The further strengthening of the U.S. dollar in the first quarter of 1985 led to a continuing fall in prices, as housing starts recovered in the United States and remained at a high level in Japan. But despite the reversal of exchange rate movements from the second quarter onward and the further growth of housing demand in both countries, prices did not move upward, averaging only $130 a cubic meter in the second and third quarters. The demand for logs by Japanese processors remained fairly stable, as increased demand for sawnwood and plywood in house construction was satisfied by higher imports of these products.40 In addition, increasing supplies of logs were available from Malaysia and West Africa. Only in the final quarter of 1985 did prices increase significantly to $141 a cubic meter, reflecting mainly the sharp depreciation of the U.S. dollar in that quarter. Log prices in 1986 are projected to rise modestly in response to the further weakening of the U.S. dollar and the easing of financial policies in Japan, which is expected to provide a substantial boost to housing demand.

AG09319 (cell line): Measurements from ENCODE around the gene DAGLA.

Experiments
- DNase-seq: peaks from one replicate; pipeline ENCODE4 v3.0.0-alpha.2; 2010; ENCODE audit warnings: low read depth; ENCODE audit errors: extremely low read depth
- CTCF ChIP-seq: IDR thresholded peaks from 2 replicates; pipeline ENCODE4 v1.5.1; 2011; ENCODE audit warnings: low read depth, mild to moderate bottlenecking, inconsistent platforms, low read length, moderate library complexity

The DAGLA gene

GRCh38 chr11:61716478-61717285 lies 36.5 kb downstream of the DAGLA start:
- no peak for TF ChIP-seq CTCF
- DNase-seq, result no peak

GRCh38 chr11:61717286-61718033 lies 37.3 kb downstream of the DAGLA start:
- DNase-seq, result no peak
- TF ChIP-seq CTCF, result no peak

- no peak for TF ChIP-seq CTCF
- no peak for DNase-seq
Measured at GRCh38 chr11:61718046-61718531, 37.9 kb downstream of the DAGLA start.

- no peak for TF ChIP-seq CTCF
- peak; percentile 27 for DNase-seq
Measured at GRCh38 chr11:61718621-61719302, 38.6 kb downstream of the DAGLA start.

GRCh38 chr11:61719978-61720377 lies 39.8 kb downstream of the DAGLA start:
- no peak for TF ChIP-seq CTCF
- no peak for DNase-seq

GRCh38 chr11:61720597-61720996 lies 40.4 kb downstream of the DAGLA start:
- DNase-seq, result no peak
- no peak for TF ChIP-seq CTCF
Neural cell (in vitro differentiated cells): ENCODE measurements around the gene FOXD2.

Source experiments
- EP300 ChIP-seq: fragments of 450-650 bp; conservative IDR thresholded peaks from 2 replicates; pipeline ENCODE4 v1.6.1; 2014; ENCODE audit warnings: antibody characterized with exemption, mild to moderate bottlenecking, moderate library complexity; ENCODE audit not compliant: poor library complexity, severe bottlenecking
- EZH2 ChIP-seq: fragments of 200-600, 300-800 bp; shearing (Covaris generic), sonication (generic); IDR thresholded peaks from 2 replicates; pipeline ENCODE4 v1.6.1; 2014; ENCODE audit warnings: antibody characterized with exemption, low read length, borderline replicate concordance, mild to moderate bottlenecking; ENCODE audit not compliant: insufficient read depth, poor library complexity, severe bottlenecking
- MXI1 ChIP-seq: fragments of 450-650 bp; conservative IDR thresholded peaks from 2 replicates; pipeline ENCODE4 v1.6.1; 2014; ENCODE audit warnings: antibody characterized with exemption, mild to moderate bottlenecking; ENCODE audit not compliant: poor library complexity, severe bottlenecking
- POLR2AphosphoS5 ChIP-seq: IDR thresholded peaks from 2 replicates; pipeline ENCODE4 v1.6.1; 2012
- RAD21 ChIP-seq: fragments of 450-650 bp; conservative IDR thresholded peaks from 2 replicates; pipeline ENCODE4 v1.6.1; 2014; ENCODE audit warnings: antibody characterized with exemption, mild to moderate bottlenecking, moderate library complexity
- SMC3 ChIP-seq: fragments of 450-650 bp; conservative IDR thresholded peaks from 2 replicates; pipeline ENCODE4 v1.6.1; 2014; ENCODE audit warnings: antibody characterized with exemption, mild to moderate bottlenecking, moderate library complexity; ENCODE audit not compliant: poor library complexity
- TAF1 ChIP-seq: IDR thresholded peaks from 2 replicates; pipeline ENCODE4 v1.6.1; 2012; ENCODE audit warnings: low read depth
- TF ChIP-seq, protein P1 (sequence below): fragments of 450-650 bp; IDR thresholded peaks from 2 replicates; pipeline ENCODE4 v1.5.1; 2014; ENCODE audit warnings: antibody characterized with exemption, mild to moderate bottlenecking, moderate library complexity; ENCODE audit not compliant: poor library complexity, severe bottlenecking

Tobacco prices rose steadily from 1971 until 1982 but have remained virtually unchanged since that year. The largest producer of raw tobacco is China, which contributed from one fourth to one third of total world output, followed by the United States and India with much smaller production. The United States is also the largest world exporter and importer of unmanufactured tobacco. Production rose by 4.5 percent in 1985 despite declines in many countries, including the United States and India, owing to a 28 percent increase in China. Weak demand and large supplies seem to account for the recent price stagnation; in the United States, consumption of cigarettes in 1985 was 1 percent below the previous year’s, and the use of cigars and smoking tobacco continued to decline. There are no comprehensive stock data, but partial estimates suggest that the current level of stocks may be equivalent to about 15 months’ usage by the world tobacco industry. Prices are expected to remain weak in view of the high level of supplies and the demand-depressing influences on tobacco products, such as rising taxes, higher retail prices, and health concerns, particularly in developed countries. United States exports may increase somewhat owing to the high quality of the crop, lower prices on account of reduced support, and exchange rate factors.